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How much negotiation is normal on fixtures/fittings? Are my vendors being just trying their luck here?

(19 Posts)
NorkyButNice Fri 24-Jul-09 09:36:41

I went over to the house we're buying this week to go over the fixtures and fittings list with the owner. We're first time buyers, so maybe this is completely normal, but they're doing things like unscrewing the loo roll holder, mirror, towel rail and cabinet from the bathroom wall.

Is it normal to remove things that are screwed to the wall?

One of my main bugbears is that the loft-room has shutters that were apparently made by a local company (at the cost of 1000 pounds) specially for the room. She wants us to pay 400 pounds if we want to keep them, as she says there's a room they can use them in in their new house. When we were in negotiations over price for the house, the reason they thought they should achieve full asking price was the 50K they spent installing and decorating the loft conversion, so surely they can't now start stripping out that decor? I don't know if I believe that they can re-use them or if they're just trying to make more money off us.

So is it normal to negotiate on prices for fittings?

Also, I noticed that the belfast sink in the kitchen has a crack in one half which I am sure wasn't there before we put in the offer. I mentioned it to her, and she said they'd been meaning to fix it for ages and never got round to it (obviously implying I'd not noticed it last time). If we need to get someone in to replace the sink (not to mention buying a new one), can I somehow negotiate on that now or is it too late?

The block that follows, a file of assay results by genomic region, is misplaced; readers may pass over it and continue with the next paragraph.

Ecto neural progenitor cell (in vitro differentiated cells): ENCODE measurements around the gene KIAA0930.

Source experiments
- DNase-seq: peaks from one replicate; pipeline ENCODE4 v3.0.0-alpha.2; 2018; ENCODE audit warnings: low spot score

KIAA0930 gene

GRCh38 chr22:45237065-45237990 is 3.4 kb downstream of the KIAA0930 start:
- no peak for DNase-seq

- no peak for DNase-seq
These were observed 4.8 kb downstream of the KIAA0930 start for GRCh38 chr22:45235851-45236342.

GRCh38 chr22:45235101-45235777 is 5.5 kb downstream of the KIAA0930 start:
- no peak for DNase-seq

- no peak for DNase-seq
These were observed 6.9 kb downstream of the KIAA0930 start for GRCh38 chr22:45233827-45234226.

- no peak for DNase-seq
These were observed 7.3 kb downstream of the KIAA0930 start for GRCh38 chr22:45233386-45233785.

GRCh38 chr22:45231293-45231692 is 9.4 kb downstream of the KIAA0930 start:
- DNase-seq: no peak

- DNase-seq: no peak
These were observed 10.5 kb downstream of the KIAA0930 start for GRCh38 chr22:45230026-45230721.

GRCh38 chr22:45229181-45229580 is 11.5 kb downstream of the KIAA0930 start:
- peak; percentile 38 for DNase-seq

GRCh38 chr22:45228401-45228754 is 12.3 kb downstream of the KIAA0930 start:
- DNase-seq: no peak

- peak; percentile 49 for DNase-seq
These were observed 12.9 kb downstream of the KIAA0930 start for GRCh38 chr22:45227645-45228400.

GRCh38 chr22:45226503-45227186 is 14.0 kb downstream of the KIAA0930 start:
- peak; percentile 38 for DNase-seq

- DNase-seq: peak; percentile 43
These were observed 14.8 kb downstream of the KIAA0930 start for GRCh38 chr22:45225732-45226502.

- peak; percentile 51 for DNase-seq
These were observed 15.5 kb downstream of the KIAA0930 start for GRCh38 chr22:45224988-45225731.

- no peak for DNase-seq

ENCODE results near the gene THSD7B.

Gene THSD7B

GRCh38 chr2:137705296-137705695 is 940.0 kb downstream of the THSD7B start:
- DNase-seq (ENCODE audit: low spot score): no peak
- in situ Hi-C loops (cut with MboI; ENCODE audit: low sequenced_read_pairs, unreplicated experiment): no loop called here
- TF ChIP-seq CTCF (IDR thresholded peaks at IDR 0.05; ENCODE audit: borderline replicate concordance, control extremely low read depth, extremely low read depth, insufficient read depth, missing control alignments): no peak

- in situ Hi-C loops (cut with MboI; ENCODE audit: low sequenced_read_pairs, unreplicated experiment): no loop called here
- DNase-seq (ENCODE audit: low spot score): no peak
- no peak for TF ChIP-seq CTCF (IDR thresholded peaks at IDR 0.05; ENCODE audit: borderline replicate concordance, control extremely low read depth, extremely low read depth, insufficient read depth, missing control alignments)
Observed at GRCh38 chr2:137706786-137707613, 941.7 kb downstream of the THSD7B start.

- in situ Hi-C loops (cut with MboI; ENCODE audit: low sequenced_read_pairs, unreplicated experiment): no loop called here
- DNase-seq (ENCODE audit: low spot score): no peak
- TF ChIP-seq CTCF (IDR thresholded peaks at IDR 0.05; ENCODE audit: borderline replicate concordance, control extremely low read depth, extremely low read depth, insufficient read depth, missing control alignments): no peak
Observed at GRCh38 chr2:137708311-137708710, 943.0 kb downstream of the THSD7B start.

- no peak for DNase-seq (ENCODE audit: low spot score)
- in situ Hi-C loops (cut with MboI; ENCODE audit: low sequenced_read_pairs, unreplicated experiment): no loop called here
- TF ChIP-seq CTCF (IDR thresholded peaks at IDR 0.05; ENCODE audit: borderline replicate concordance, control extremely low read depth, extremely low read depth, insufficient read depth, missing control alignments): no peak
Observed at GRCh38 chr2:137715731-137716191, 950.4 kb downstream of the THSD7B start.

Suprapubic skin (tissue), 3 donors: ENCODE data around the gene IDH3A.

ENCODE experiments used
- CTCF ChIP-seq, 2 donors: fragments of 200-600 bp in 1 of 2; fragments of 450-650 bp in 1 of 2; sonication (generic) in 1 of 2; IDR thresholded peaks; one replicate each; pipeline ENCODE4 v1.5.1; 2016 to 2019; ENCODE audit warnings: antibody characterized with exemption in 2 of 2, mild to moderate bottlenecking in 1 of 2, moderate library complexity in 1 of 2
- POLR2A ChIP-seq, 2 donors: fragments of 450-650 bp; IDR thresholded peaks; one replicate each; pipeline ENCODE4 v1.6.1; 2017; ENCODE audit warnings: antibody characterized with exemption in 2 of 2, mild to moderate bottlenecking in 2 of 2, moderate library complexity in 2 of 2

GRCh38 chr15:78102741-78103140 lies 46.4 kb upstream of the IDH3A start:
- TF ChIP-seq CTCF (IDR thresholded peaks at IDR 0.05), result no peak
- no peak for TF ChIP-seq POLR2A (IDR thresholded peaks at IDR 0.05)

Sorry it's so long!

HerHonesty Fri 24-Jul-09 09:53:32

ha ha i tried it on in our last house regarding shutters - i wanted 250 for ones which were about 1k.

they are very difficult to remove without damaging the walls in someway and i doubt it very very much she can use the in her next house. so i would call her bluff on the shutters.

i would definitely bring up the butler sink issue, they cost between £150 and £200.

afraid bathroom fittings arent unusual. but this is what happens if you paid significantly under the asking price (did you??)

Blackduck Fri 24-Jul-09 09:59:35

Basically if it wasn't included on the house details they can take it, or ask you to pay extra for it. Call bluff about shutters and get stroppy about sink - anything that is mentioned and thus included has to be in working order (you sign a form to this effect as the vendor with your EA)

woodenchair Fri 24-Jul-09 10:09:40

Like blackduck said if they are mentioned in rhe estate agents literature then they should be included in the sale, it might be worth checking.
From our last house we took things we could use again, like curtain poles and some loo roll holders we really liked

Good luck

NorkyButNice Fri 24-Jul-09 10:10:59

No this is the thing - we paid 390, asking price was 400. This was the "move in and do nothing" house, not the "move in and have to spend the first month doing DIY" house.

I don't mind paying something for the shutters, as I would if I wanted to keep their curtains etc, but they really are an integral part of the room and I don't believe that they have a place for them.

The sink is definitely on the details. I have no proof that it wasn't damaged when we saw it last time though I'm certain I would have noticed.

FabBakerGirlIsBack Fri 24-Jul-09 10:13:24

It is normal to take things but they have to fill in the holes, and repait over, ie make good.

Insist the sink is fixed.

Call her bluff on the shutters, but if they take them, they will have to make good and make sure you tell them that.

rubyslippers Fri 24-Jul-09 10:15:35

check the list

they should have completed a fixtures and fittings list which then is returned

ask your EA or solicitor to check before they start taking everything

lalalonglegs Fri 24-Jul-09 12:14:44

Don't pay anything and make sure that your solicitor includes a clause that they make good any holes etc left by removing fixtures and fixings. I can't believe how petty some people are - you're paying almost £400k, is it really worth removing a £5 loo roll holder?

PuppyMonkey Fri 24-Jul-09 12:20:32

The people we bought our house off even took the lightbulbs with them when we moved in, the big fat knob ends.